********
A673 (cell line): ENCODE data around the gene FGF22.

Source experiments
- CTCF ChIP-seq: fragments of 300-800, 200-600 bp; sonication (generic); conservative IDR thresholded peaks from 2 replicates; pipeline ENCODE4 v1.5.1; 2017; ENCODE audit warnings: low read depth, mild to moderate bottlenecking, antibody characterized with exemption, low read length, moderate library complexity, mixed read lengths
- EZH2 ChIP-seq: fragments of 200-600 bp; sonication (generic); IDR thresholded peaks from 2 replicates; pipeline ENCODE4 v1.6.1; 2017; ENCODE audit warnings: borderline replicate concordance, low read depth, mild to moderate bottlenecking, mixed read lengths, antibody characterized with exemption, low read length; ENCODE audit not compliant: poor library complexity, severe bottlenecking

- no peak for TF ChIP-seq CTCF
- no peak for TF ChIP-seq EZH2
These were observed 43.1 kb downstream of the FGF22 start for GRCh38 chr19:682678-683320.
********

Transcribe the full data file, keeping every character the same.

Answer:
A673 (cell line): ENCODE data around the gene FGF22.

Source experiments
- CTCF ChIP-seq: fragments of 300-800, 200-600 bp; sonication (generic); conservative IDR thresholded peaks from 2 replicates; pipeline ENCODE4 v1.5.1; 2017; ENCODE audit warnings: low read depth, mild to moderate bottlenecking, antibody characterized with exemption, low read length, moderate library complexity, mixed read lengths
- EZH2 ChIP-seq: fragments of 200-600 bp; sonication (generic); IDR thresholded peaks from 2 replicates; pipeline ENCODE4 v1.6.1; 2017; ENCODE audit warnings: borderline replicate concordance, low read depth, mild to moderate bottlenecking, mixed read lengths, antibody characterized with exemption, low read length; ENCODE audit not compliant: poor library complexity, severe bottlenecking

- no peak for TF ChIP-seq CTCF
- no peak for TF ChIP-seq EZH2
These were observed 43.1 kb downstream of the FGF22 start for GRCh38 chr19:682678-683320.